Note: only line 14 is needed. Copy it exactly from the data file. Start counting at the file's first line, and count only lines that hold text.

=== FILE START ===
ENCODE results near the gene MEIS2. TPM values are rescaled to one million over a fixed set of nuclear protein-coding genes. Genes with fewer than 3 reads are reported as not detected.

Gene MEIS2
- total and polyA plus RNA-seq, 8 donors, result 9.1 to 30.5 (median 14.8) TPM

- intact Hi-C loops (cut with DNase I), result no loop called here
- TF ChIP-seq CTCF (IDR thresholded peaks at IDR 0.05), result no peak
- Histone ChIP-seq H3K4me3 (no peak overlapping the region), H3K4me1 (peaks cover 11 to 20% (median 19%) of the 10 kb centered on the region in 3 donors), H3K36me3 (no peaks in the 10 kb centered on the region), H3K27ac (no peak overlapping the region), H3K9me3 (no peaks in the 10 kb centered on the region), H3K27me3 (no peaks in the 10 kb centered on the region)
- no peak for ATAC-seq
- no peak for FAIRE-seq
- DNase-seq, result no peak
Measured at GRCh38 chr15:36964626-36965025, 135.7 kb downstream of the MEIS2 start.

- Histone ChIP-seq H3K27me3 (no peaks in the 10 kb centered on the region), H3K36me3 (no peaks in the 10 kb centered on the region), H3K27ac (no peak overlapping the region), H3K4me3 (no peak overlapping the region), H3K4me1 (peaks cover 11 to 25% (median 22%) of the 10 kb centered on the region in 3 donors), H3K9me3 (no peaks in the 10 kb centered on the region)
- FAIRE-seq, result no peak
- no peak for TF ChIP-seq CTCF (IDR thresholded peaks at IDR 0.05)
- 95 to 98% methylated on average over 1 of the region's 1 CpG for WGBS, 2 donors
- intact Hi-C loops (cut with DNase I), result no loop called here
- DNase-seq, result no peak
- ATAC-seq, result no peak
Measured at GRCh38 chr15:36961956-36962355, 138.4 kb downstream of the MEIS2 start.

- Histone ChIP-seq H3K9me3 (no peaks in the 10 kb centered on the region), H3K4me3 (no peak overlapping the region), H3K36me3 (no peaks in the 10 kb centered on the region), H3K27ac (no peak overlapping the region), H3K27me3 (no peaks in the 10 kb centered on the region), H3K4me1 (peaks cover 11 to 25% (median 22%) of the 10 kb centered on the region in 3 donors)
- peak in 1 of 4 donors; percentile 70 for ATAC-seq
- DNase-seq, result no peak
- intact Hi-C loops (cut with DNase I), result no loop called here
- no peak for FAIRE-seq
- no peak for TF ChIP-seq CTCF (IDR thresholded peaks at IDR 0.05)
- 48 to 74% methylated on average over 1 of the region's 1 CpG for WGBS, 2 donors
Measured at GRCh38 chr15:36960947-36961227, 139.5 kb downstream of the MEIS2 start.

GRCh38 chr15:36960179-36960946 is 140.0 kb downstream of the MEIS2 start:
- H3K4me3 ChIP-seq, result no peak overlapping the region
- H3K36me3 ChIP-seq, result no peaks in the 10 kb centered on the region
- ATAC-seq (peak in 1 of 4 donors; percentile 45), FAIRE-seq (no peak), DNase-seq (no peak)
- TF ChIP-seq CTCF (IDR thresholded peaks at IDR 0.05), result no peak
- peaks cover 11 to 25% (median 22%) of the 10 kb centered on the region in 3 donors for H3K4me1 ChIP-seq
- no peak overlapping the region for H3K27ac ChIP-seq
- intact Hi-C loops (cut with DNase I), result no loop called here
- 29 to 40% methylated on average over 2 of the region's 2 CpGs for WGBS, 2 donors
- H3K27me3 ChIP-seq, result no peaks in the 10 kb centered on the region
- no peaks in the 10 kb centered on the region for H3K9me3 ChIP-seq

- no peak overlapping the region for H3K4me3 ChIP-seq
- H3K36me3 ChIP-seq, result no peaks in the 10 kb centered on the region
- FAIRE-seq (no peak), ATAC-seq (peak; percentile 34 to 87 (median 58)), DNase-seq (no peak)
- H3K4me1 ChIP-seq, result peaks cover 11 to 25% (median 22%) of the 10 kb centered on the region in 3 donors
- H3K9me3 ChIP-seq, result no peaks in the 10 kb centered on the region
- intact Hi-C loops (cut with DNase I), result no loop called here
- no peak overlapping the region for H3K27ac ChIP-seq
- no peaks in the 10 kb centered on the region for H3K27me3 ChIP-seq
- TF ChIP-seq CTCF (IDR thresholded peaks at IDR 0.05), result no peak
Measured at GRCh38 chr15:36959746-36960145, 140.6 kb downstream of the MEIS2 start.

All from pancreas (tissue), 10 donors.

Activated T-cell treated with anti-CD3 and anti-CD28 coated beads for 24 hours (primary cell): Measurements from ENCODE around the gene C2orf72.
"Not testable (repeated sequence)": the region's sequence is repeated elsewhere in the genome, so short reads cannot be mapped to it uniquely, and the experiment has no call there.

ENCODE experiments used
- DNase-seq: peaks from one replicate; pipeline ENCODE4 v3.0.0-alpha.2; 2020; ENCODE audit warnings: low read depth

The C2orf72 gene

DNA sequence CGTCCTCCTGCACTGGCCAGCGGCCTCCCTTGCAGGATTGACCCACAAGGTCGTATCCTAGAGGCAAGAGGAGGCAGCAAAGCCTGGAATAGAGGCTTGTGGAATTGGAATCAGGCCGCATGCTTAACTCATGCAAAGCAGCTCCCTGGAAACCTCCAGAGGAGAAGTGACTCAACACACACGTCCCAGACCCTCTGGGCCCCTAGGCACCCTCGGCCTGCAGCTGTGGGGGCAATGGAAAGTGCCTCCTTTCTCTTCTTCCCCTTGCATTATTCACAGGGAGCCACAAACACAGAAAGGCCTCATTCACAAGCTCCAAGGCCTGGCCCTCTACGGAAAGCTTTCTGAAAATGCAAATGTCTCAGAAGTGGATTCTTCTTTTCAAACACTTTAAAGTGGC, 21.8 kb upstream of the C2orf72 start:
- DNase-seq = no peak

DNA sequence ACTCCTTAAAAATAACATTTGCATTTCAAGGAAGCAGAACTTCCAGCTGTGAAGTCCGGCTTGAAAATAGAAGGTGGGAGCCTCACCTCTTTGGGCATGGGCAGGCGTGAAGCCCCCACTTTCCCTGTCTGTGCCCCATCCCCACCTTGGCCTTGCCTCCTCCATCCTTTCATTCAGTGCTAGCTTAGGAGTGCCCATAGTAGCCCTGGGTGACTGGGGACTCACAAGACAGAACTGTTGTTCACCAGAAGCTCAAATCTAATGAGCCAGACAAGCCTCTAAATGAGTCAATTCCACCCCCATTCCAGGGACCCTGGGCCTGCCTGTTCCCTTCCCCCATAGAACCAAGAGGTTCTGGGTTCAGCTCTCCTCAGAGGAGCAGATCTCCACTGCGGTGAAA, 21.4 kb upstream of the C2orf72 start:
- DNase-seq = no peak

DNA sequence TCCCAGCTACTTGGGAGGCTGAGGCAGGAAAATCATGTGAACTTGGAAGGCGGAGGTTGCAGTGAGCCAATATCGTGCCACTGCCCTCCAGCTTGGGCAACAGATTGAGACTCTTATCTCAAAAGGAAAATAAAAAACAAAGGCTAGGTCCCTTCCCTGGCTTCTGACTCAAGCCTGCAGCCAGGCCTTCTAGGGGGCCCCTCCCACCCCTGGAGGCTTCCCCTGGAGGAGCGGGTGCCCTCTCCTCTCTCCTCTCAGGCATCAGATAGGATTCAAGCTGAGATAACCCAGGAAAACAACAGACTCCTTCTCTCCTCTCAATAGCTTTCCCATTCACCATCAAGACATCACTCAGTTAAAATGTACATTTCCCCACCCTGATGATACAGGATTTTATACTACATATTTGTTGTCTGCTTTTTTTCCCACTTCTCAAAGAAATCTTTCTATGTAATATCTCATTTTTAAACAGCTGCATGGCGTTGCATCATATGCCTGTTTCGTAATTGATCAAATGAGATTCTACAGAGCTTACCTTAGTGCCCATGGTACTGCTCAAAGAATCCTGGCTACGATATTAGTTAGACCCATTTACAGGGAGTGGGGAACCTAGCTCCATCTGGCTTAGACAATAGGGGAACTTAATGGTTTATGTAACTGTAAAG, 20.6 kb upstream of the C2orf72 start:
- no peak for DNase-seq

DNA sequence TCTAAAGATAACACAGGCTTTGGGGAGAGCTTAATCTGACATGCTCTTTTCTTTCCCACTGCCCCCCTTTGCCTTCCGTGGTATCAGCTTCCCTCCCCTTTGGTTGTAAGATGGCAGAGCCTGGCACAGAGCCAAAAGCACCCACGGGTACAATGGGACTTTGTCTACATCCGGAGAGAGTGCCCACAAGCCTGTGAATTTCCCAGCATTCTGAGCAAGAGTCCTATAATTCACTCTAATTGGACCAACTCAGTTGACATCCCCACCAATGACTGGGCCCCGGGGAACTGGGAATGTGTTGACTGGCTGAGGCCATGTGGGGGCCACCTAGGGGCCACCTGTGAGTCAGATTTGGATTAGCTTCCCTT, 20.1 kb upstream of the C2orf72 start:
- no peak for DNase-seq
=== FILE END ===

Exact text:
- 95 to 98% methylated on average over 1 of the region's 1 CpG for WGBS, 2 donors